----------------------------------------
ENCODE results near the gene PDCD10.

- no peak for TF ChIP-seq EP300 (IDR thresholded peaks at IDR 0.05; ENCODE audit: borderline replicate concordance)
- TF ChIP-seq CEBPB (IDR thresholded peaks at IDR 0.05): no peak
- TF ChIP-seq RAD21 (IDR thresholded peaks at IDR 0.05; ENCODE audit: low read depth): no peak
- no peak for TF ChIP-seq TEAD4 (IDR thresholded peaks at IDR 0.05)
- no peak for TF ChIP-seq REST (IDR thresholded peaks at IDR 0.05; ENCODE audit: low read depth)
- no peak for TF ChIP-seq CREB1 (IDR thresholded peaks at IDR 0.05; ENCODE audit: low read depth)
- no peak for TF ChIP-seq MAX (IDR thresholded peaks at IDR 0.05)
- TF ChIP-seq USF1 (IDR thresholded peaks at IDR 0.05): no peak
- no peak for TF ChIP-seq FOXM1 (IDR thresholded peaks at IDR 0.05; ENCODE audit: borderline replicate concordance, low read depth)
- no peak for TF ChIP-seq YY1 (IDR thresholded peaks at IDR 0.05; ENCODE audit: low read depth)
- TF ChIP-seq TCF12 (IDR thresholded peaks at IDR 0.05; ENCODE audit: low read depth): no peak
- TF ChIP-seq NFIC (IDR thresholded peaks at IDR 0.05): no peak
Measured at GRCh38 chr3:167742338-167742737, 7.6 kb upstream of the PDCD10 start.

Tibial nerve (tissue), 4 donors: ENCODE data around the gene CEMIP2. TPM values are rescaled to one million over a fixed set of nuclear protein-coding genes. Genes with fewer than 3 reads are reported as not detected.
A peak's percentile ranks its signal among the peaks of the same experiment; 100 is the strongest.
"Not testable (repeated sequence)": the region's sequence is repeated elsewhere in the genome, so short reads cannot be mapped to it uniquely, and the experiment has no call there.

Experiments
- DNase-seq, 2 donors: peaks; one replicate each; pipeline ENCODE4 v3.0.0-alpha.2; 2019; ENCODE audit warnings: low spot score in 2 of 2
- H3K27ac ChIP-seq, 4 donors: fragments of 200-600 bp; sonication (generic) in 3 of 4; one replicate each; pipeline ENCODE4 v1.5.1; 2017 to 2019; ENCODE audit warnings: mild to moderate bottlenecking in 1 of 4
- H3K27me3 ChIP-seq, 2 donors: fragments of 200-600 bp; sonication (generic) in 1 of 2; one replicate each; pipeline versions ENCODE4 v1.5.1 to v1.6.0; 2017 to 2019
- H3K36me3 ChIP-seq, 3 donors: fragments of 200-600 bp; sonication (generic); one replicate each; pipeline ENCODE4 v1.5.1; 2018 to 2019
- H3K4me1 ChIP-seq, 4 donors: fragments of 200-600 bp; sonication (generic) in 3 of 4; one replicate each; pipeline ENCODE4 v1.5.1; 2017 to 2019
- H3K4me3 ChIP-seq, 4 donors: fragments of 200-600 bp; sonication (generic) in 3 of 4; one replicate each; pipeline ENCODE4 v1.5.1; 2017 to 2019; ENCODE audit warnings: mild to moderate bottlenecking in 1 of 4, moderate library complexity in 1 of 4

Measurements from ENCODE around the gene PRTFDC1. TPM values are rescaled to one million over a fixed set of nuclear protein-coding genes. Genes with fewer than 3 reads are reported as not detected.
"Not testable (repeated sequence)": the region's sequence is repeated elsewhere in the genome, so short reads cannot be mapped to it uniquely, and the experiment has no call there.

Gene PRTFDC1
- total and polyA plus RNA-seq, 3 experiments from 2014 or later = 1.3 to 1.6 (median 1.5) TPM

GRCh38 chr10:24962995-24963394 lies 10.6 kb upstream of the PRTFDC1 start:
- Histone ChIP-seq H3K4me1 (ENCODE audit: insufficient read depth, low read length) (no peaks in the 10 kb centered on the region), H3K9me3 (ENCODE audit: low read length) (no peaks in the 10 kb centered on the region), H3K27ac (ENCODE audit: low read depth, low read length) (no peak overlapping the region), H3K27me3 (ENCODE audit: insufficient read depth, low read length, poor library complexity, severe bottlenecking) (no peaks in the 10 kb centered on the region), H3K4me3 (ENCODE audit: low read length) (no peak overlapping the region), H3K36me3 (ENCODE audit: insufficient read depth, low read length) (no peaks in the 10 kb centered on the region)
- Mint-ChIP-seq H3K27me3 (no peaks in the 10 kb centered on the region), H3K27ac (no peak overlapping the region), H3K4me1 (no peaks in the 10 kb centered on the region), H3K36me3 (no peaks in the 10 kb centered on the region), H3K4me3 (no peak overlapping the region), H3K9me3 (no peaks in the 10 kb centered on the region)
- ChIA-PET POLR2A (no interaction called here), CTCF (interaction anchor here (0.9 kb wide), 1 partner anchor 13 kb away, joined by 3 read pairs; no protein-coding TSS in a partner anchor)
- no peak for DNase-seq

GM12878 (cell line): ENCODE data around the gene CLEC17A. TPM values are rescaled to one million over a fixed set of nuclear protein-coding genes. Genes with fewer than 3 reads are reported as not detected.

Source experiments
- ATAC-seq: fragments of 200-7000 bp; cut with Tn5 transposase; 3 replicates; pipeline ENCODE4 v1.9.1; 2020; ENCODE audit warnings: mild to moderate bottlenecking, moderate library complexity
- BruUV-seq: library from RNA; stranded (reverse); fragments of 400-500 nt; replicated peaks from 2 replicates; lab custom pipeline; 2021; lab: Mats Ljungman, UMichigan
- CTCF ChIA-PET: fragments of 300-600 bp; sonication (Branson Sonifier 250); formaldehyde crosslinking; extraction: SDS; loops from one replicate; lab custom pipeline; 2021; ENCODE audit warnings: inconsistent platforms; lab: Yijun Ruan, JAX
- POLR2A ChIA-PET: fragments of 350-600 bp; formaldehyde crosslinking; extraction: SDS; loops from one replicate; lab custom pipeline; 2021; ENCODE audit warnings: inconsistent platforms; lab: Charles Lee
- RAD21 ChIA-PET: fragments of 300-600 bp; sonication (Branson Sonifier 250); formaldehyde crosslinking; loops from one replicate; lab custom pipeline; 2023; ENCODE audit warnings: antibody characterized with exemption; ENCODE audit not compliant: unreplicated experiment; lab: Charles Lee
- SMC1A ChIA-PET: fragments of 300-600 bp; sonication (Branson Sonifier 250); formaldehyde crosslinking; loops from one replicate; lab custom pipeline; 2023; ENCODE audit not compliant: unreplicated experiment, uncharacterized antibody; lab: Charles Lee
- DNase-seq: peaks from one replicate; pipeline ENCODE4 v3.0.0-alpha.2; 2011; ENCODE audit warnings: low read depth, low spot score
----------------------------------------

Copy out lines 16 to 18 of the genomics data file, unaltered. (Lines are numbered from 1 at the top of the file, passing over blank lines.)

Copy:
A peak's percentile ranks its signal among the peaks of the same experiment; 100 is the strongest.
"Not testable (repeated sequence)": the region's sequence is repeated elsewhere in the genome, so short reads cannot be mapped to it uniquely, and the experiment has no call there.

Experiments